Directed by Arati Kadav.
Starring Vikrant Massey, Shweta Tripathi, Nandu Madhav, Konkona Sen Sharma, and Biswapati Sarkar.
Alone on a spaceship, a demon awaits the arrival of his cargo – deceased humans from earth who he prepares for re-incarnation.
Religious beliefs about the afterlife can be a tricky subject to navigate for a filmmaker, and for the most part, it is a subject avoided altogether. Cargo not only openly posits the idea of reincarnation from Hinduism, but creates a reality in which the concept is taken as fact.
Imagining a world where superpowered demons have made a treaty with humans, and now work on spacecraft to ensure the easy transition of humans from one life to the next, Cargo wastes no time in debating the philosophical ramifications of this setup. The setting is purely contextual, the beliefs it is built on less important than the events taking place. With significant success, director Arati Kadav amalgamates science fiction and fantasy, yet the underlying story is about as human as they come.
Prahastha was one of the first demon astronauts to assume the Charon-esque role, though after nearly 75 years, his job has approached Einstein’s definition of insanity. Prahastha receives the newly deceased, confiscates their earthly belongings, heals them, erases their memory, and sends them on their way. Quietly and resolutely carrying out his repetitive tasks, Prahastha’s world is shaken when he receives an assistant from Earth – a recent graduate, Yuvishka; top of her class, with the power to heal at will.
The clash of ideology that ensues is rather predictable: the older veteran reacting poorly to the fresh ideas of the upstart, with the two gradually reaching a middleground. This plotline sees Cargo at its weakest, following a formula that has been applied times over; from the 1958 Grant/Day vehicle Teacher’s Pet to Jason Reitman’s Up in the Air. The film fails to dive deep enough into each character past these stock roles, or to properly explore how Prahastha’s prolonged isolation has affected his psyche.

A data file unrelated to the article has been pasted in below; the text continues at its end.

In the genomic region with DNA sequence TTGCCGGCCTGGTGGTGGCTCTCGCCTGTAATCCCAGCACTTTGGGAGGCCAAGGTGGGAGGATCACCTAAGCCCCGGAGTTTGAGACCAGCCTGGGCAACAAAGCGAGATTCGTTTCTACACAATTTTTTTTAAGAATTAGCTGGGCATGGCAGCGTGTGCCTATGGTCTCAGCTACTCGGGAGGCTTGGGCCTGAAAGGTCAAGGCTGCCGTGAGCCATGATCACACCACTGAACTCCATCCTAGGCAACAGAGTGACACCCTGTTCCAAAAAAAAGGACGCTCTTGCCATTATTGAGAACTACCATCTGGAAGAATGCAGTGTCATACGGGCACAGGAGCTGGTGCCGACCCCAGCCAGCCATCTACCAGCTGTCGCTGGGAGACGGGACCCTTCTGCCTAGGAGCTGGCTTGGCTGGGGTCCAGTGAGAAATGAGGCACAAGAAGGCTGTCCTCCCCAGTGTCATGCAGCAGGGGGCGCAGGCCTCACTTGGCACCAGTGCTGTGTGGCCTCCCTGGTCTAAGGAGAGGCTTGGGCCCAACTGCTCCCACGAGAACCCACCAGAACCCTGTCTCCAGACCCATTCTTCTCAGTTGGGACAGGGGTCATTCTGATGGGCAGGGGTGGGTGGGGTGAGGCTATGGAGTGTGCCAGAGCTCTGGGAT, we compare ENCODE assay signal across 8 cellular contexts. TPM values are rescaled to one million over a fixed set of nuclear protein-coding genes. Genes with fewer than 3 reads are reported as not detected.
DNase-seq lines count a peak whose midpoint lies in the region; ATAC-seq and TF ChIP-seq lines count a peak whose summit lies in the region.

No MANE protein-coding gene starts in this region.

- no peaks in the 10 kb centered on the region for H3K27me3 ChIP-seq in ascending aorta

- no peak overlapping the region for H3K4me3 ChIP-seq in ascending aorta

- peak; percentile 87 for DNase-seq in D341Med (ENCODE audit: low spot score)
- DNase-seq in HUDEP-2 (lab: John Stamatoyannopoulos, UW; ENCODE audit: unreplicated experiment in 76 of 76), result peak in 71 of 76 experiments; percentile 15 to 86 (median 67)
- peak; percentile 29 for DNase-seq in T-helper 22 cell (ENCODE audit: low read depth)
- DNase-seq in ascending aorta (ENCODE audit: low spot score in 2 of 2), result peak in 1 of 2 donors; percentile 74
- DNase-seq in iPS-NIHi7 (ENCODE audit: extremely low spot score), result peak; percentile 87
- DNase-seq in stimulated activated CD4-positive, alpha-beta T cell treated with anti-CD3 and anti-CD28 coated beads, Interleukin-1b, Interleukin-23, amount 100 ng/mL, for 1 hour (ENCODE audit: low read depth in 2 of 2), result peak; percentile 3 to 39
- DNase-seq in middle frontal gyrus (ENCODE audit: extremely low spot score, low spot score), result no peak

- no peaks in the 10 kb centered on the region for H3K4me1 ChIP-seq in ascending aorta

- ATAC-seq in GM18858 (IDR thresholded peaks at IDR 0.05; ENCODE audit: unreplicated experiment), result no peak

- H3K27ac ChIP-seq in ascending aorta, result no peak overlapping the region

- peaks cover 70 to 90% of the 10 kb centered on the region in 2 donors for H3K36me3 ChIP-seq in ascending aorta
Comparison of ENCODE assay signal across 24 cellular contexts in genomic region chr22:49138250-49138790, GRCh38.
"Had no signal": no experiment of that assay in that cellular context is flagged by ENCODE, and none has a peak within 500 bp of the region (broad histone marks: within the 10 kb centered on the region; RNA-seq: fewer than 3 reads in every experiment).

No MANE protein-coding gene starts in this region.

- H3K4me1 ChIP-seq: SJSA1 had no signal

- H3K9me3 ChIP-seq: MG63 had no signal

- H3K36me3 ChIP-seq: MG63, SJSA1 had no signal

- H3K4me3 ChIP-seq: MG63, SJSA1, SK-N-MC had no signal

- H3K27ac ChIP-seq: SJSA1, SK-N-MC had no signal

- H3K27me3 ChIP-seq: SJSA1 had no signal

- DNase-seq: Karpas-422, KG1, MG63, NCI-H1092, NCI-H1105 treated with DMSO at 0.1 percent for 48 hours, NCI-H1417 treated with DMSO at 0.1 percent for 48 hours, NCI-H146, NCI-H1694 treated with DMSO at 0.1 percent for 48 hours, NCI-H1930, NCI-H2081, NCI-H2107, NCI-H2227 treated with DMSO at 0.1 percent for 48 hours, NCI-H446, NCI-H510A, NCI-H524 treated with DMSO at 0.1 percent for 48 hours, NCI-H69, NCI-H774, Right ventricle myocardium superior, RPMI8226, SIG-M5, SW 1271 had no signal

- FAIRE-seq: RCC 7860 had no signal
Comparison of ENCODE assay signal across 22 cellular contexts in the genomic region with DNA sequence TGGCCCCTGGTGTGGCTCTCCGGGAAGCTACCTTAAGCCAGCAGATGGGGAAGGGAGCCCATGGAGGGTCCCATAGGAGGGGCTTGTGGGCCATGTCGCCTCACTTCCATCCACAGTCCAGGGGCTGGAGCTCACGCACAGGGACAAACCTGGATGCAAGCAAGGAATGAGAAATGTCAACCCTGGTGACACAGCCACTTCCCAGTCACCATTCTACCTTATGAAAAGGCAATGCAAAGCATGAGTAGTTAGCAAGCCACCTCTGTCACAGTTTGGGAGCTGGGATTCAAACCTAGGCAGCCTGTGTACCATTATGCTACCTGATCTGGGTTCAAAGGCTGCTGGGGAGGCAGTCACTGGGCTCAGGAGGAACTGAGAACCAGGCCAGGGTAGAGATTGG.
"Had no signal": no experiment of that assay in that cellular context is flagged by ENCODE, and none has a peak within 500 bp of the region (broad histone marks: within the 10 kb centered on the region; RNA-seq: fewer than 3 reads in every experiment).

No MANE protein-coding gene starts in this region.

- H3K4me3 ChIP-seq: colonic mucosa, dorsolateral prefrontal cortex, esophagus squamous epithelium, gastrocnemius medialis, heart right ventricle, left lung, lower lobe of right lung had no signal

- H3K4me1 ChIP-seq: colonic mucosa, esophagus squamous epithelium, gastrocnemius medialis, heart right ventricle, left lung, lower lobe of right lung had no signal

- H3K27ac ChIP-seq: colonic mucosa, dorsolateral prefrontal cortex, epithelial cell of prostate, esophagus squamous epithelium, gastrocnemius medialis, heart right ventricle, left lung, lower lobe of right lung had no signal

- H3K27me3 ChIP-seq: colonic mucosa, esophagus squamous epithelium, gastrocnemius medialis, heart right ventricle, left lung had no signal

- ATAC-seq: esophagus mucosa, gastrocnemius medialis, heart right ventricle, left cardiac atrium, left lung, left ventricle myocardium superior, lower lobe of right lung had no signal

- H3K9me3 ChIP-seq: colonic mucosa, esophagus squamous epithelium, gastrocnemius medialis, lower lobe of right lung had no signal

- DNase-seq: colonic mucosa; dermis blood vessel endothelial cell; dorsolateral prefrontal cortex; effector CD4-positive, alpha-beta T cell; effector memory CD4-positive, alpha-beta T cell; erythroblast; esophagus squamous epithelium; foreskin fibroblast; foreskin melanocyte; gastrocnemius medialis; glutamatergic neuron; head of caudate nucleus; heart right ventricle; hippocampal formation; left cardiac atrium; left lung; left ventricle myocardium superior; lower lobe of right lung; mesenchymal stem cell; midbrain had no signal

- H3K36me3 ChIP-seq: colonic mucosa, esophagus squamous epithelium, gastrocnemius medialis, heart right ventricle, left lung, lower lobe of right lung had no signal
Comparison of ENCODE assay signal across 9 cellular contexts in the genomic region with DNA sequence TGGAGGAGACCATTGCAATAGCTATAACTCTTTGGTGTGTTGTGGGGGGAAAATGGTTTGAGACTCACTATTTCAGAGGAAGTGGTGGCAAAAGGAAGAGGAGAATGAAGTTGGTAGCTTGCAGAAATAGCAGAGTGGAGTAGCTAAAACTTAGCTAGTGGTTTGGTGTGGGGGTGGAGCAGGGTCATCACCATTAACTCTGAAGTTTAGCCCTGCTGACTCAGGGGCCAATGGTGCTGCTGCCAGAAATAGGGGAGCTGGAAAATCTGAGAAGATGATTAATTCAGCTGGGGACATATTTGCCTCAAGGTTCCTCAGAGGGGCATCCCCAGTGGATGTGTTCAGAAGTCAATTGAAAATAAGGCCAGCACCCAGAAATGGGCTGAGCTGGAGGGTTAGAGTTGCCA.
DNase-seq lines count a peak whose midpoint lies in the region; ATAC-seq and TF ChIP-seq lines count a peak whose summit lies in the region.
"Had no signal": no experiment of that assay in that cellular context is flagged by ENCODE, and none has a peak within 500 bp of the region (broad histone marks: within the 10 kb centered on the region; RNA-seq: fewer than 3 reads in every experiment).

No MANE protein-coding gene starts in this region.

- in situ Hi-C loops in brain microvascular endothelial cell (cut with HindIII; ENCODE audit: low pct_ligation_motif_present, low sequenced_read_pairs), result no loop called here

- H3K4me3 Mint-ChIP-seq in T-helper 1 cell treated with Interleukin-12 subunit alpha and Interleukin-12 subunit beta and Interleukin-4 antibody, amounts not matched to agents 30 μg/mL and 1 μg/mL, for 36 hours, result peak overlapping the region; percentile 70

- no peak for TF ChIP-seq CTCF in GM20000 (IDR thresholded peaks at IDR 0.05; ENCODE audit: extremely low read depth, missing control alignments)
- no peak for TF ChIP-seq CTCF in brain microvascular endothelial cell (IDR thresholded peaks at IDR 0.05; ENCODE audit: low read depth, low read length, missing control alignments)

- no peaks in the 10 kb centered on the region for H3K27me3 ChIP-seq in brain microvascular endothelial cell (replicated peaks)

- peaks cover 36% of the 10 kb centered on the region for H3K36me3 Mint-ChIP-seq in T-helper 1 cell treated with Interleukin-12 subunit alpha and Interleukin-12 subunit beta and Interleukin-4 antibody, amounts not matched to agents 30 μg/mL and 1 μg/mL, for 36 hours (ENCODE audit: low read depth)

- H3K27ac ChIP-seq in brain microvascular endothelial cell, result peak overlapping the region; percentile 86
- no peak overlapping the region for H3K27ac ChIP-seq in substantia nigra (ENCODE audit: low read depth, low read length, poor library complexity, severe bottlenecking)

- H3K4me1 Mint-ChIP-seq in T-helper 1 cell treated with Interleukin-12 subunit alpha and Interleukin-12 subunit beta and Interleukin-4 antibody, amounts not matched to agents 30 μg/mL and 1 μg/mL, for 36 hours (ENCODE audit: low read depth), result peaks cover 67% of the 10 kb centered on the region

Outside of the central storyline, there are sparks of magic in the film’s wonderful originality. With diversions to see the final and fatal actions of the cargo’s before arriving on the spacecraft, Kadav employs sardonic comedy to savagely brilliant effect. The addition of Ramchandra Negi, the International Loneliness Detective, is an inspired choice, if only he was seen more throughout. All the while, Shezan Sheikh’s magnificent score betrays Cargo’s scale, bringing a feeling of grandeur that would be more at home in an action fuelled space opera. Yet somehow, it only adds to the overall jubilance of the theme of humanity; it feels joyfully perfect.
These elements of the film demand a better central plot from Cargo, though even here there is occasionally something astounding. In particular, a scene between Prahastha and an old flame speaks volumes through their stunted communication; of missed opportunities and long gestating regrets. Kadav succeeds in moments here and there, but the overall film lacks consistency. The world of reincarnation and demons that she has created in Cargo is fascinating, and the film leaves so much unexplored. There is probably enough left for a series of films set here, so long as Kadav can find a more interesting tale to match her wild originality.
Flickering Myth Rating – Film: ★ ★ ★ / Movie: ★ ★ ★ ★